BROOKINGS – The state is reporting 35 new positive coronavirus cases and no new deaths in South Dakota Monday.
There were no new cases reported in Brookings County Monday.
Brookings County cases remain at 61 positive tests, and 47 of those people have recovered, with 14 active cases. There have been 1,660 negative tests in Brookings County as of Monday, and three people in the county have been hospitalized at some point, the state reported. There have been no deaths here.
Brookings County remains in the “substantial” community spread category. Substantial community spread means there are five-plus cases of community-acquired COVID-19 in a county or a distinct group of cases in a single area.
The number of South Dakotans who have tested positive for COVID-19 rose to 6,716 as of midday Monday, according to the South Dakota Department of Health.
Of the 6,716 statewide cases, 807 are classified as active (down by 31 from Sunday). As of Monday, 5,818 people have recovered (66 new), 657 people have been hospitalized at some point (five new), 70 people are currently hospitalized (down by five), and 91 people have died.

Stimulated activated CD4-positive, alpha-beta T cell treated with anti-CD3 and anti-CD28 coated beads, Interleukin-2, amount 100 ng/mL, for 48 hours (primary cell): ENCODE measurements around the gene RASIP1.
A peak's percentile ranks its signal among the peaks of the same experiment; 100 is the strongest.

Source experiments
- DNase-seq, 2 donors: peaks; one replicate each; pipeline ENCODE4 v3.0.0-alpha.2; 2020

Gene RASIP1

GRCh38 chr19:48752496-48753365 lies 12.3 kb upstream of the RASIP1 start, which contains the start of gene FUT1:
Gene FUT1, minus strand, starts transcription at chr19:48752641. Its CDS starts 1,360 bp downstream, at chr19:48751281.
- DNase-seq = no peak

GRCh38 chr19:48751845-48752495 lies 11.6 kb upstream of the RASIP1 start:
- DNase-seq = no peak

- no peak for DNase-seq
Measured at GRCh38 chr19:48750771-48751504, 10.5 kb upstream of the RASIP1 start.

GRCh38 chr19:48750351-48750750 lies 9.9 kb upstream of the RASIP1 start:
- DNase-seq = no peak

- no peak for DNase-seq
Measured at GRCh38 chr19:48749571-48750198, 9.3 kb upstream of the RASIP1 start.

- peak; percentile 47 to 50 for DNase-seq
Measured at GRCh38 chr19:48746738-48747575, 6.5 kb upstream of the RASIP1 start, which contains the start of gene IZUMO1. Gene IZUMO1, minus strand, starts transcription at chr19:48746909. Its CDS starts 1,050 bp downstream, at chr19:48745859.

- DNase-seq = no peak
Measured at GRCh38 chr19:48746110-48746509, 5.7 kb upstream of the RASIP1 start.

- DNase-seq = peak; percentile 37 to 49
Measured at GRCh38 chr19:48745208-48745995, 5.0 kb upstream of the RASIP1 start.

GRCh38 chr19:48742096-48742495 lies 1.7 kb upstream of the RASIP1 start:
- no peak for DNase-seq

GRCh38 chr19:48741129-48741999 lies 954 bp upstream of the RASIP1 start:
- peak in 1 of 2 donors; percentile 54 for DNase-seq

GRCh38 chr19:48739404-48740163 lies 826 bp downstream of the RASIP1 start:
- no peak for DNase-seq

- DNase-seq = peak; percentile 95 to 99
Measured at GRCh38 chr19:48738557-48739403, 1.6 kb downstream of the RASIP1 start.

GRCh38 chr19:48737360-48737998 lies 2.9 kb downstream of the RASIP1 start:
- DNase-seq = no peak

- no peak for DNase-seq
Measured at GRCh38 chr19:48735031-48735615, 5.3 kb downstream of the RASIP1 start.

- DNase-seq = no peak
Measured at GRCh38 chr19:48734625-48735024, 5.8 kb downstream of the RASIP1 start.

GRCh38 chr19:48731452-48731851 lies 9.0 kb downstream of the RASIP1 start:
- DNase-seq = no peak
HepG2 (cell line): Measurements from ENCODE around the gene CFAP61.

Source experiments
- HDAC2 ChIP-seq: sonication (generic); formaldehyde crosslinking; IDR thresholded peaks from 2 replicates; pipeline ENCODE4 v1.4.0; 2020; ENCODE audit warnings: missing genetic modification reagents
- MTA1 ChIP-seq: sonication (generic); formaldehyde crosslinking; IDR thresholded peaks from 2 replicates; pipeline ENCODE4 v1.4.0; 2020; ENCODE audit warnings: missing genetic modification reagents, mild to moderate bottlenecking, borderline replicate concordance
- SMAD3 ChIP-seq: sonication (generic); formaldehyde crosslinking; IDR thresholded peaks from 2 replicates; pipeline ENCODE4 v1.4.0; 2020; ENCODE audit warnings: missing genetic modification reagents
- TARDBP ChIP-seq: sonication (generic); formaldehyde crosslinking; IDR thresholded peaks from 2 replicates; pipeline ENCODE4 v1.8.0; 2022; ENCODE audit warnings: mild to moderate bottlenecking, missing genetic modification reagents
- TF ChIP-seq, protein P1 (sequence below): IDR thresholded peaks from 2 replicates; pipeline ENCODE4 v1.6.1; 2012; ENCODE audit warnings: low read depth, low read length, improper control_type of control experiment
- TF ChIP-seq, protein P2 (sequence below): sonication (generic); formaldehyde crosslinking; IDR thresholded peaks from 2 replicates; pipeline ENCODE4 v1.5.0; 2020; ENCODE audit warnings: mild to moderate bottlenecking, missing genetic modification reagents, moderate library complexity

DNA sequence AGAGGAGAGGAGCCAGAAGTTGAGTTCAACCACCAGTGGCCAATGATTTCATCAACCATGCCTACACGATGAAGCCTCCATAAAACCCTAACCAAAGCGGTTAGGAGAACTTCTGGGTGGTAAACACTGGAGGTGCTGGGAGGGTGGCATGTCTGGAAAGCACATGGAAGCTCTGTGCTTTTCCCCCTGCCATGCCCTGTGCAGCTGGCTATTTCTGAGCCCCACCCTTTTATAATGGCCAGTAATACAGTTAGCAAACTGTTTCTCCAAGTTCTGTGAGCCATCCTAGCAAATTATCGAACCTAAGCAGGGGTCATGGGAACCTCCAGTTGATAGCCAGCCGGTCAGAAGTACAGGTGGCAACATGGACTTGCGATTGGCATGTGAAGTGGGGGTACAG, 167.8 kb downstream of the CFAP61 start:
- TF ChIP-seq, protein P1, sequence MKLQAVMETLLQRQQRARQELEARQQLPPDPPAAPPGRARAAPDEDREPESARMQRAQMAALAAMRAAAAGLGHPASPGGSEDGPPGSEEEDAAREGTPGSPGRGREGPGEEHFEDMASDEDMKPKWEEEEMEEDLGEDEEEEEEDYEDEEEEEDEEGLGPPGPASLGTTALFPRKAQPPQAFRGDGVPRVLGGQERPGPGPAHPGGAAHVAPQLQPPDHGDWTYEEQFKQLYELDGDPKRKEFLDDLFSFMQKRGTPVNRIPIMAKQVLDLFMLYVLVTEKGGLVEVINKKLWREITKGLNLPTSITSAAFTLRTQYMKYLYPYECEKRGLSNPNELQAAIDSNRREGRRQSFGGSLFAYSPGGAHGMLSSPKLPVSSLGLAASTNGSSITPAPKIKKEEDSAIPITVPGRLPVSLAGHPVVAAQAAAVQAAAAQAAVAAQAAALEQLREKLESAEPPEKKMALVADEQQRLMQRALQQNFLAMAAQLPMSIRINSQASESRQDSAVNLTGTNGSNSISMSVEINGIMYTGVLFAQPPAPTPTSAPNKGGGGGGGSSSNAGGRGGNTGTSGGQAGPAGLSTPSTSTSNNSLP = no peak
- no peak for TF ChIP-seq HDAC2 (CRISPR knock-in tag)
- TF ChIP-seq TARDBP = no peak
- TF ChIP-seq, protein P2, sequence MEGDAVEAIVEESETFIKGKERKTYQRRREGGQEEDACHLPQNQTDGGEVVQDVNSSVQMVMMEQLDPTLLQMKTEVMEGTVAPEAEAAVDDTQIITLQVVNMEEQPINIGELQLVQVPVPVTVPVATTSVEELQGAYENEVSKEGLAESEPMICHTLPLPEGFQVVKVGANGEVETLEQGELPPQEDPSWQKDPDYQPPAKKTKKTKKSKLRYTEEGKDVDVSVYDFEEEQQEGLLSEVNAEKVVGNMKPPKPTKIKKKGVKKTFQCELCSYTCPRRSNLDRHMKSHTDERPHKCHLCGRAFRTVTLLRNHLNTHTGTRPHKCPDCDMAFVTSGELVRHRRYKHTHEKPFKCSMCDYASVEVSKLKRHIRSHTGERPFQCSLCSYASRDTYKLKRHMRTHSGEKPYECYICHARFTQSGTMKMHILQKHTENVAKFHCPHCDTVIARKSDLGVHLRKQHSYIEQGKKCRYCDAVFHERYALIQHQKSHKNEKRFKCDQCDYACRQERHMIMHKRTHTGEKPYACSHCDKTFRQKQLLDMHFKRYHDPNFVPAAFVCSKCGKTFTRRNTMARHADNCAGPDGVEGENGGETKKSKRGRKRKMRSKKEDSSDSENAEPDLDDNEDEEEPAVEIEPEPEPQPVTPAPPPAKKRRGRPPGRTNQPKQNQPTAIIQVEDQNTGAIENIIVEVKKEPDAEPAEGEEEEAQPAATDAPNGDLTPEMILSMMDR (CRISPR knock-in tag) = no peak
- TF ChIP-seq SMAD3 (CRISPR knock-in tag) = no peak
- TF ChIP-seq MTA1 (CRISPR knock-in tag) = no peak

There have been 72,741 total negative tests (529 new) in South Dakota.
Increases in positive cases Monday included, but are not limited to, five in Charles Mix, four in Codington, six in Pennington and four in Roberts.
The state Department of Health generally does not identify the specific communities within a county where cases are located, or a business, event or setting that may be the source of a surge to protect patient confidentiality.
Only a few exceptions are made, such as clusters when there are 40 or more cases identified in a single workplace/setting. The DOH will also issue a public health notice when an employee or patron of a business is unable to identify persons they were in close contact with (15 or more minutes within 6 feet or less) while able to transmit the virus.
No public health notices regarding specific businesses have been issued in Brookings County so far.
The actual number of infections in the state is thought to be far higher because many people have not been tested and studies suggest people can be infected without feeling sick.
The figures released by the state Department of Health do not include individuals who are asymptomatic or have symptoms of the coronavirus but are not being tested.
For most people, the coronavirus causes mild or moderate symptoms, such as fever and cough that clear up in two to three weeks. For some, especially older adults and people with existing health problems, it can cause more severe illness, including pneumonia, and death.
Learn more at www.covid.sd.gov.